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Propagation 101: The case of the X1.6 flare on 9/10/14

– Posted in: 630 Meter Instructional Topics, 630 Meters

Last night and this morning I have been  hearing a lot of chatter on 2-meters and on the various email reflectors about the impact of yesterday’s X-flare.  While our internet driven society has so many resources available to help understand just what is happening, there still seems to be a lot of confusion.  Plasma and solar physics is extremely complicated so I will try to explain in very general, simple terms, making a few allusions to yesterday’s event while excluding the mathematics.

We know the sun is effectively a ball of plasma generated from a massive fusion reaction in its core.  Circulating (convective) currents from within drive solar mass,which includes helium and hydrogen nuclei as well as heavier elements, to the surface.  Sometimes the magnetic structure is such that sunspots form.  Sunspots are cooler  regions of very strong magnetic flux, generally known to be in the range of 1500 gauss, which emit UV and soft X-rays on a good day, contributing to ionization which helps to promote HF propagation here on earth.  The sunspot that erupted on 9/10 was known as 2158 and had recently rotated into view after  making an impressive showing to the Stereo A and B satellites that monitor the sun from the opposite side compared to the location of earth (literally 180 degree away from earth on the “back side” of the sun).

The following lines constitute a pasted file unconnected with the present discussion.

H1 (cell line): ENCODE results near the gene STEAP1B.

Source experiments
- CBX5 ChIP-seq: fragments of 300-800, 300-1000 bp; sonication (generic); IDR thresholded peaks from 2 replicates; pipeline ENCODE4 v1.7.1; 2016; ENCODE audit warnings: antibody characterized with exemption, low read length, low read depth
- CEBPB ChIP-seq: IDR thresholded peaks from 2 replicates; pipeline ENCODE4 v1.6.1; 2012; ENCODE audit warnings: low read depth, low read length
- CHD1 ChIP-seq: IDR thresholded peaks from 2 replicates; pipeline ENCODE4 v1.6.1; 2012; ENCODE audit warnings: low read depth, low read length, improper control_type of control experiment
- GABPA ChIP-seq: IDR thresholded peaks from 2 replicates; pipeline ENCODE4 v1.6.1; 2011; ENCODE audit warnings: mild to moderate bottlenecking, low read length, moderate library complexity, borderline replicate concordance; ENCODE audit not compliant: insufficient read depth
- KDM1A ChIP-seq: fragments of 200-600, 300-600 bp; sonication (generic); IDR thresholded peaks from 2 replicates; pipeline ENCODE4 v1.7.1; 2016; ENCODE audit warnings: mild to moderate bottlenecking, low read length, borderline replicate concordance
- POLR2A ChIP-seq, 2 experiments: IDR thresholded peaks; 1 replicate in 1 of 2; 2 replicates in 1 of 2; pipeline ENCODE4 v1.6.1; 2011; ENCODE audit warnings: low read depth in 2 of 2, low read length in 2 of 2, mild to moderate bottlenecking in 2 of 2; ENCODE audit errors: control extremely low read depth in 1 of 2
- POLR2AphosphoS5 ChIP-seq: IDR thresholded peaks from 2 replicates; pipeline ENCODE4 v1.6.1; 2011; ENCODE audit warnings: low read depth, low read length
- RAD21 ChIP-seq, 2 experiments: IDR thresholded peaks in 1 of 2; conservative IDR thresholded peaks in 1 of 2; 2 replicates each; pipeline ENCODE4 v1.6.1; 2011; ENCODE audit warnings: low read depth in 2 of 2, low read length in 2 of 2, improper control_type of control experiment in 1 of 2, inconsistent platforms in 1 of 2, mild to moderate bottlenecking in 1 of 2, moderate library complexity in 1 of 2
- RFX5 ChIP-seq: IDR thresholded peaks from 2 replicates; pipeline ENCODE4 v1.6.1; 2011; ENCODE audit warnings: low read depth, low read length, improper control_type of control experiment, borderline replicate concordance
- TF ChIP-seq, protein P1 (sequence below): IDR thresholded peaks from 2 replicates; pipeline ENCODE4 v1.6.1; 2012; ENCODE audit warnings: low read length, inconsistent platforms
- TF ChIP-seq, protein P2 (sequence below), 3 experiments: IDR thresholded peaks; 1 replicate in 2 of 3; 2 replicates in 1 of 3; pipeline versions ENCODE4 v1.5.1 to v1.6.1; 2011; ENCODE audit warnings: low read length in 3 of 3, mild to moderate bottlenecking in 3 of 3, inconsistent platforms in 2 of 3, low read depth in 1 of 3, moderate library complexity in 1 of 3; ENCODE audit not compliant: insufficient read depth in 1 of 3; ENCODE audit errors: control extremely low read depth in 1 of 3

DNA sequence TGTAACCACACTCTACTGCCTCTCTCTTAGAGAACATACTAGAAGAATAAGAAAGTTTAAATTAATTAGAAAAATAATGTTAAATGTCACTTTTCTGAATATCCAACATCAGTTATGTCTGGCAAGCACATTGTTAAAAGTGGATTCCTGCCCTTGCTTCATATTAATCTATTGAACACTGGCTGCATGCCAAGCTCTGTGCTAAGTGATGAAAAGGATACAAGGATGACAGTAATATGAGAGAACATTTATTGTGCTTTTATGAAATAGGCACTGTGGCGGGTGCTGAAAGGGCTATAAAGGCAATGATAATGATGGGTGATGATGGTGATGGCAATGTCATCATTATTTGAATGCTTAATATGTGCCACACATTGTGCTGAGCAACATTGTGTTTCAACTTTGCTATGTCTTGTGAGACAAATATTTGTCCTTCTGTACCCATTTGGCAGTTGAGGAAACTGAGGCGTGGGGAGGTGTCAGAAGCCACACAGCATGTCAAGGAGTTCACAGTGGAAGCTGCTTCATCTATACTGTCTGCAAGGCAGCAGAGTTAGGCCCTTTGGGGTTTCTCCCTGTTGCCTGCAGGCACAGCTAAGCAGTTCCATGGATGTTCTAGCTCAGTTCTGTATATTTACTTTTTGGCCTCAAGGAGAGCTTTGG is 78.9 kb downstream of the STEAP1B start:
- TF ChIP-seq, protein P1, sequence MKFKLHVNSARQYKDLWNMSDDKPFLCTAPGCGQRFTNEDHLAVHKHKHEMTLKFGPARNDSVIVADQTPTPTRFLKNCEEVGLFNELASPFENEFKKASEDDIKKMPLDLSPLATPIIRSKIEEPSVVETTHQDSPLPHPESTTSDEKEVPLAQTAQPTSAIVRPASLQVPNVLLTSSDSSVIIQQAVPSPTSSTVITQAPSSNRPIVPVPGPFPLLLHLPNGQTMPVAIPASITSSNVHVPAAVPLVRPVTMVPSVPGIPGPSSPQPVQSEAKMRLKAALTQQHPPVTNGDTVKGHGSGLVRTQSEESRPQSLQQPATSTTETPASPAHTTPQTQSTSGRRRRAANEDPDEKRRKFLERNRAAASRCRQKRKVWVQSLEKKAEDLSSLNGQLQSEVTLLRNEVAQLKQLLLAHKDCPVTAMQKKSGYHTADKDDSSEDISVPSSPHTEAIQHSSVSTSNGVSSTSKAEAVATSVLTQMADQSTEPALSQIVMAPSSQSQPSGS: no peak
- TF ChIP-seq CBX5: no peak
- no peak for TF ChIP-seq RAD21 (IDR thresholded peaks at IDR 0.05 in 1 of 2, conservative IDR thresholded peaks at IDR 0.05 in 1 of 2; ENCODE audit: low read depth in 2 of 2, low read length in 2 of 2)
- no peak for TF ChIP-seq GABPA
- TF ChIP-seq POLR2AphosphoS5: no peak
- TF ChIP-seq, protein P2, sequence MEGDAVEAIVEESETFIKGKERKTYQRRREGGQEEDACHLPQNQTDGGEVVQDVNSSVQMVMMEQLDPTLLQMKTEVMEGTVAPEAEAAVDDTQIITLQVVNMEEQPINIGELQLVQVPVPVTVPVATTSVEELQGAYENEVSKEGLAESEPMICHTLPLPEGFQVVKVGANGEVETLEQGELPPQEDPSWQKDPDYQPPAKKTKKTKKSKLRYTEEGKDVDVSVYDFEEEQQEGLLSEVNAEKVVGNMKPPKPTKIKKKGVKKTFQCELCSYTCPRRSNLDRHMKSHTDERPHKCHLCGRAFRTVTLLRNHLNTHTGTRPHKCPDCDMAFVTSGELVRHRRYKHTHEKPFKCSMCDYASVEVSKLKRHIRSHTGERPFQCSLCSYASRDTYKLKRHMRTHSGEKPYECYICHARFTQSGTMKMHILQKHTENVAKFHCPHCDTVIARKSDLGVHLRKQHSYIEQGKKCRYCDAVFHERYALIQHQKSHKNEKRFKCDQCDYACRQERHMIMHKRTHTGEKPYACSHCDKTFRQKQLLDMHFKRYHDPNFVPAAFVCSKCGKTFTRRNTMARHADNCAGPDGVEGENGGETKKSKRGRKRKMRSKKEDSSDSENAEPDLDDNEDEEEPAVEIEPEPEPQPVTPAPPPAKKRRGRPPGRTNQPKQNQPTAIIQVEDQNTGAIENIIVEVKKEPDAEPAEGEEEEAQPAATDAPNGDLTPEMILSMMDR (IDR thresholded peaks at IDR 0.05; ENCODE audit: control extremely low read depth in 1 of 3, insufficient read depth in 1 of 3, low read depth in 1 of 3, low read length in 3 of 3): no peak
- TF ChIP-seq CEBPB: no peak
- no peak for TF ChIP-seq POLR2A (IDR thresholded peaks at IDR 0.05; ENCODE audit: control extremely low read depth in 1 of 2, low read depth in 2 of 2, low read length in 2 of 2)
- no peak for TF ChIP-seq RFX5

So why do sunspots erupt?  The easy answer is that sunspots are always teetering on the brink of disaster.  Magnetic flux is in a constant state of change, reacting to other magnetic fields on the sun as well as the convective currents from the core.  Go too far one way, and the UV and soft X-ray output diminishes while the other extreme results in enormous magnetic fields that lead to filaments, which are really just plasma reaching out along the lines of force created by the sunspot.  Sometimes there is enough energy that the filament breaks away.  This is what we typically call a solar flare.